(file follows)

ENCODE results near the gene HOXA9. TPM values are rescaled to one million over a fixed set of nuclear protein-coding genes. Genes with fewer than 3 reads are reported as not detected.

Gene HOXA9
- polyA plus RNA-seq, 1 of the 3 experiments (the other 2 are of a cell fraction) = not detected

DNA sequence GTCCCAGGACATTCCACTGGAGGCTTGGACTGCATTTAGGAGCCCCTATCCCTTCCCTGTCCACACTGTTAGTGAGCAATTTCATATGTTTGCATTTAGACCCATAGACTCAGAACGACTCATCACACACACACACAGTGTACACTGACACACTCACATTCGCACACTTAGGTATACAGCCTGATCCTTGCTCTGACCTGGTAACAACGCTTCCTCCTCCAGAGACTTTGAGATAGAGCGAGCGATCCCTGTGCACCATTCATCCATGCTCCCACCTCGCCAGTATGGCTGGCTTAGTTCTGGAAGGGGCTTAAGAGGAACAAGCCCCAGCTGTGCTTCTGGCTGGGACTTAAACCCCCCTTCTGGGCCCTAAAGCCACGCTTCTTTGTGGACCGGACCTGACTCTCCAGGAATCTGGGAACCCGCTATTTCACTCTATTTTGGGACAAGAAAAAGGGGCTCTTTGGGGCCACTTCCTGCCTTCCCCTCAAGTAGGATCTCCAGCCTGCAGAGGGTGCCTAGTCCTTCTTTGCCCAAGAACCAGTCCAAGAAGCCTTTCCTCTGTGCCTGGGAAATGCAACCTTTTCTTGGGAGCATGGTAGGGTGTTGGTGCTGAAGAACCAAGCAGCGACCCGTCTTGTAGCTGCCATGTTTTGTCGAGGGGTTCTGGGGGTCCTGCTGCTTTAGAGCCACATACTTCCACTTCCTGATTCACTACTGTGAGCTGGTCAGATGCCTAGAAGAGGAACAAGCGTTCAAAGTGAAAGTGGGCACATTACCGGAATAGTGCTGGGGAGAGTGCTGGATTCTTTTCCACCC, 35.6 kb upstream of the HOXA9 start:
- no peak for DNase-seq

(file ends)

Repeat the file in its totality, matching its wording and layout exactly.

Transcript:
ENCODE results near the gene HOXA9. TPM values are rescaled to one million over a fixed set of nuclear protein-coding genes. Genes with fewer than 3 reads are reported as not detected.

Gene HOXA9
- polyA plus RNA-seq, 1 of the 3 experiments (the other 2 are of a cell fraction) = not detected

DNA sequence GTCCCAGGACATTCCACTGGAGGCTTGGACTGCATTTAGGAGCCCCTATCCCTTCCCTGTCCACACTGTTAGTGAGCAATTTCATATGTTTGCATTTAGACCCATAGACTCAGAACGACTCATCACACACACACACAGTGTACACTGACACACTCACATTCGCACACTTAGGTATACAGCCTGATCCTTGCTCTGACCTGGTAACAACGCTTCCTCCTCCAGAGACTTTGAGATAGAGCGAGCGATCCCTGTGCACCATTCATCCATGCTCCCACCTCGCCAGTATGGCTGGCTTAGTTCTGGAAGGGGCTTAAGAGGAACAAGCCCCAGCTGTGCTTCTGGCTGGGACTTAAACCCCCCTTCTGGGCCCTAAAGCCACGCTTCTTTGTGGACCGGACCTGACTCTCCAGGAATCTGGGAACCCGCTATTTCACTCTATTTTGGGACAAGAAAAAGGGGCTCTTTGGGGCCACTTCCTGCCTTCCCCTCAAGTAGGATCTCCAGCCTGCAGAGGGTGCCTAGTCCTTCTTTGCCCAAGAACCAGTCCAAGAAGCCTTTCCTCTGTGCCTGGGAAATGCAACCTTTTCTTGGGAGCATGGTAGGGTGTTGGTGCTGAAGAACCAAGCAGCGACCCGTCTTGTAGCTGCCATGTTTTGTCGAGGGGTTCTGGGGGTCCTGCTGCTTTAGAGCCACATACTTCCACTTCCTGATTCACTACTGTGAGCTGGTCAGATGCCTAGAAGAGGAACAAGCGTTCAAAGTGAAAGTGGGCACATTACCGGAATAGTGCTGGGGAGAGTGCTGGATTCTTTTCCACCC, 35.6 kb upstream of the HOXA9 start:
- no peak for DNase-seq